Shetland fishers boosted by government investment in submersible imaging

Local development agency signs deal for new technology

An image of fihsing boats at Hay’s Dock in Shetland    Credit: Andy Waddington/CC BY-SA 2.0  

A Scottish Government agency has invested £185,000 in a piece of imaging equipment that will benefit shellfish and other fishing businesses operating in the waters off Shetland.

The Imaging FlowCytobot submersible technology scans water samples for micro-algae then sends the data to the cloud, enabling farm operators to better understand the quality of the water. The investment, from regional development agency Highlands and Islands Enterprise (HIE), comes as a report highlighted the importance of innovative technology in the seafood industry. The study was produced by Norwegian aquaculture research institute Nofima on behalf of the HIE and the Iceland Ocean Cluster

The study found that specific technologies, such as blockchain, the internet of things and artificial intelligence, are most suitable for seafood businesses in the waters to the north of Scotland.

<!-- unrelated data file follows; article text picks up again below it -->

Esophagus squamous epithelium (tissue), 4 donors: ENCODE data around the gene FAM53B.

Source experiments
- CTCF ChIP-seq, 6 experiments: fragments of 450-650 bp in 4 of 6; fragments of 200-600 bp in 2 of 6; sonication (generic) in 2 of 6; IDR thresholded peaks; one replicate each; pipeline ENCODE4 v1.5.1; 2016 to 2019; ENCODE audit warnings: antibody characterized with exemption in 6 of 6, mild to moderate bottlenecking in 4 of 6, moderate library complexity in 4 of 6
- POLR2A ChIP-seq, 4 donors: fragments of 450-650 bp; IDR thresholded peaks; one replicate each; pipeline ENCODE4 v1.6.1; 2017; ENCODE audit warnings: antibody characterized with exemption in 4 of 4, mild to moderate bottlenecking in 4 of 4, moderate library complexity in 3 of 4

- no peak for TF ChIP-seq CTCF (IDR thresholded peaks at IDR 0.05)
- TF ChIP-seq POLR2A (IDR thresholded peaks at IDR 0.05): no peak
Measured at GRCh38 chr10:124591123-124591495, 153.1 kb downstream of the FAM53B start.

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Elaine Jamieson, head of blue economy and food and drink at HIE, said: “With increasing demand for sustainable seafood, innovative use of technologies is becoming more important. This project examines cutting-edge approaches to growing and maintaining high-value opportunities in seafood industries. The report highlights how digital tools, such as blockchain, can be used to boost consumer confidence and engagement internationally. Being able to track a product’s entire journey recognises the value associated with provenance, environmental stewardship, quality and trust.”

Gregg Arthur, aquaculture manager at the University of the Highlands and Islands in Shetland, said the Imaging FlowCytobot is “a game changer” for Shetland’s aquaculture businesses.

“We’re excited to see the instrument’s capabilities,” he said. “[It] gives us a much higher resolution picture of phytoplankton abundance at any given time and is a specialist tool for monitoring numbers and species as these change throughout the seasons. This will be a very important dataset allowing us to improve our approaches to sustainable aquaculture. Successful aquaculture relies upon understanding our interactions with the natural environment and this device will enhance our capability and knowledge significantly in the area where it’s deployed.”


Sam Trendall

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